How do you and your co-parent arrange parenting time exchanges?   Does one parent do all the driving?   Do you share the driving?   The Court recently opined that parents should meet halfway!

In the recently decided (Sept. 5th) Appellate Division case of Devorak v. Devorak, a Father appealed a trial court’s decision that required the parties to share the driving responsibilities to facilitate his alternate weekend parenting time with their 9 year old child.

Father filed a motion at the trial court level seeking, among other things, an Order compelling the parties to equally share the driving responsibilities relative to his parenting time.  Mother filed a cross-motion compelling Father to “be required to do all the traveling in connection with his visitations.”

The deadlock arose from both parties’ history of moving between residences following their divorce.  At the time of their divorce, both parties lived in Woodbridge.  As per the parties’ Agreement, Father did the pick-ups and drop-offs for his alternate weekend parenting time.

However, Mother then moved to New York City and the parties entered into a consent order wherein Father agreed to continue doing all transportation relative to his parenting time, pending Mother’s relocation back to New Jersey.  Unfortunately, the parties’ consent order did not set forth a specific plan as to what the parties’ transportation arrangements would be after Mother effectuated her move, nor did it delineate a distance from Father or area wherein she would move.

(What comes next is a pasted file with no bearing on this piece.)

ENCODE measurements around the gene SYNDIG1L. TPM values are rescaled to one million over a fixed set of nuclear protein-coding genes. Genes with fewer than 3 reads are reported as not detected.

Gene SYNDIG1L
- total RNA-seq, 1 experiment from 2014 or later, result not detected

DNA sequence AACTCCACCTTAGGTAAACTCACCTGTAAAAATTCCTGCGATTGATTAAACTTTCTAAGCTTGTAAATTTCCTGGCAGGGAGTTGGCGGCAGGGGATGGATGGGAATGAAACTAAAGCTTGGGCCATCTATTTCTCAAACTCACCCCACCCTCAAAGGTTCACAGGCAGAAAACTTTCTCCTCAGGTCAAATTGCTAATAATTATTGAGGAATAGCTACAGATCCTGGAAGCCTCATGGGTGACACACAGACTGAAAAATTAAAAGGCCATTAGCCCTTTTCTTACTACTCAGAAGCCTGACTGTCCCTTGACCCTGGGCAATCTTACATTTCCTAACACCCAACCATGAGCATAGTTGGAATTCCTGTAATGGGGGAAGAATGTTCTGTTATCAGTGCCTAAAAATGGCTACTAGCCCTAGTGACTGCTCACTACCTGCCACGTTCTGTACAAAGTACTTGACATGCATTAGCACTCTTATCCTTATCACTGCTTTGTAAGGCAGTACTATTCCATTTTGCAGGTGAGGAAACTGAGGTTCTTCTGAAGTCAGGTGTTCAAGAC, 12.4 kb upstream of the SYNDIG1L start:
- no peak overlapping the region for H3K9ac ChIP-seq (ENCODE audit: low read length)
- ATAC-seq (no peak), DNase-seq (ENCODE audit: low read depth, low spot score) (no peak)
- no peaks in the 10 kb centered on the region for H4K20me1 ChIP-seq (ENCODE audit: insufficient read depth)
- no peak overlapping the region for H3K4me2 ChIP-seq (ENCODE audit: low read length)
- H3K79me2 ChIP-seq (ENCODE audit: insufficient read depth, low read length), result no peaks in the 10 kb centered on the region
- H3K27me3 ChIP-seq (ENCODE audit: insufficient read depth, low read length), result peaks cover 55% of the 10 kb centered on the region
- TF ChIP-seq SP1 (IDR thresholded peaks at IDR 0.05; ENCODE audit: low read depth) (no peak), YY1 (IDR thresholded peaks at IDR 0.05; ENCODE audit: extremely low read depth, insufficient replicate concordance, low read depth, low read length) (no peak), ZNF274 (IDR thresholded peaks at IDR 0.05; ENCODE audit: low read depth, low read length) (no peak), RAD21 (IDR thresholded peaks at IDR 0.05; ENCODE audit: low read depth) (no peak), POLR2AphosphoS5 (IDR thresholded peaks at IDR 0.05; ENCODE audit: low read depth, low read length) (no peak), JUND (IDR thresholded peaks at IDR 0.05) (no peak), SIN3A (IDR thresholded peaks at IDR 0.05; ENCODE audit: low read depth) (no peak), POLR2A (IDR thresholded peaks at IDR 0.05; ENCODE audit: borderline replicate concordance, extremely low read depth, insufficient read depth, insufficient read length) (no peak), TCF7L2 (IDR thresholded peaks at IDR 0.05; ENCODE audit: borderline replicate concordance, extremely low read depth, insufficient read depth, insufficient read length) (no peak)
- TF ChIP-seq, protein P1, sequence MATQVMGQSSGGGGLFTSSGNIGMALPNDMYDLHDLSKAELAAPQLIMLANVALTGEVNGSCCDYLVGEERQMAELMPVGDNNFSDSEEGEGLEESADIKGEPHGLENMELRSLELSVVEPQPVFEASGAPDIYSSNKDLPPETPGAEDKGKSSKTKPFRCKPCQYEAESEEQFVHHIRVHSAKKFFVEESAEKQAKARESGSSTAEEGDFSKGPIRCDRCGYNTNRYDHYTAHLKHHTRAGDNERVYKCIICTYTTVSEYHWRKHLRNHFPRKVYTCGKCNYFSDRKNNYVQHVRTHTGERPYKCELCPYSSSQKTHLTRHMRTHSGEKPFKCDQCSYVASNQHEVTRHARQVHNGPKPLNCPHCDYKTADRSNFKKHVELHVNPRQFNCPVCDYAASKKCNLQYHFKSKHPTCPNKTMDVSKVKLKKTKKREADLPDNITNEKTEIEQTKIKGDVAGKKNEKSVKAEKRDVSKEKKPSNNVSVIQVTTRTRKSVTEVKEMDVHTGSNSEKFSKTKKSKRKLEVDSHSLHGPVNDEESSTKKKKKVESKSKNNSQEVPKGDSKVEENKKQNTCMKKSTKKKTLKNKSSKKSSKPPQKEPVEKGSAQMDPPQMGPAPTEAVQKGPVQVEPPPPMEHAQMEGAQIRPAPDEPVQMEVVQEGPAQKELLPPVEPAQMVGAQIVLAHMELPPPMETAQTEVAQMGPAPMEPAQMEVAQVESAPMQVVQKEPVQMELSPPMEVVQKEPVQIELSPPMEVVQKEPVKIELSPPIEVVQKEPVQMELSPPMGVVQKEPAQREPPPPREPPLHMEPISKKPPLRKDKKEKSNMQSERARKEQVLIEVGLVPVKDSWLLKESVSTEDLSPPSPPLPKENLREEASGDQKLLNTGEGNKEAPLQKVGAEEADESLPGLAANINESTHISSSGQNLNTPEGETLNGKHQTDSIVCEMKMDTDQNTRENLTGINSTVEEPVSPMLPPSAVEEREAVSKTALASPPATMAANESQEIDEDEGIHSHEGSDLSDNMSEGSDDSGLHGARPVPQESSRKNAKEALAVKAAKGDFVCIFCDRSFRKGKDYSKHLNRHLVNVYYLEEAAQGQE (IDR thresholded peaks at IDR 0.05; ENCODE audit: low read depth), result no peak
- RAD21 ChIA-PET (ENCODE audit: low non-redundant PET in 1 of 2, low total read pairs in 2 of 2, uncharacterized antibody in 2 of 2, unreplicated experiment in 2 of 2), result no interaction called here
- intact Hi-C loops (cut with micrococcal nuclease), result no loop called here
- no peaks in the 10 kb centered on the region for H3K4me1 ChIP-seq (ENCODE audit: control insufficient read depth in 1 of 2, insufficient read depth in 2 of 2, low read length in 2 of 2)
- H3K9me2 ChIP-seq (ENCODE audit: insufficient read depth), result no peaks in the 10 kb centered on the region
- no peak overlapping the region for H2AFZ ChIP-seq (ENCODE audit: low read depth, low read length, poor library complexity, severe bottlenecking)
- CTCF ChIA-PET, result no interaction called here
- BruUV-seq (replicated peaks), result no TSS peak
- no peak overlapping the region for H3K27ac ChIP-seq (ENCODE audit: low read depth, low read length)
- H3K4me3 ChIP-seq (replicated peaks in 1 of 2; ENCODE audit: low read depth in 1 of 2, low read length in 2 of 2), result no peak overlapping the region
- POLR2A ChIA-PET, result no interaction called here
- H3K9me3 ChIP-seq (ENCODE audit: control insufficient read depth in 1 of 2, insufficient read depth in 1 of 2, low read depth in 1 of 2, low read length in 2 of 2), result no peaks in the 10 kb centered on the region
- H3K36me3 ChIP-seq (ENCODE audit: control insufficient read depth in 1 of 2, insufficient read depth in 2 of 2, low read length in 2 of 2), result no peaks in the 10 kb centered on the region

Eventually, Mother moved to Roseland, New Jersey and Father moved to Ewing, New Jersey, which is approximately 1 hour and 35 minutes away (per GoogleMaps).

The Court found that Father “established a significant change in circumstances warranting a modification of a prior order regarding pick up and drop off….”. The trial Court also stated that “it is fair and equitable [for the parties] to share in the transportation responsibility” and ordered the parties to “agree to a pick up and drop off location equidistant between their current residences.”

On appeal, Mother argued that the trial court made an error in entering an order that modified the parties’ divorce agreement, and that Father did not have to pay alimony and paid “modest” child support in exchange for having agreed to do all the driving for parenting time. Mother also argued that she had to do all of the transportation for her other child from her subsequent marriage in support of her position.  The Appellate Court was unimpressed with Mother’s arguments, and affirmed the trial court’s findings that the parties should MEET HALFWAY.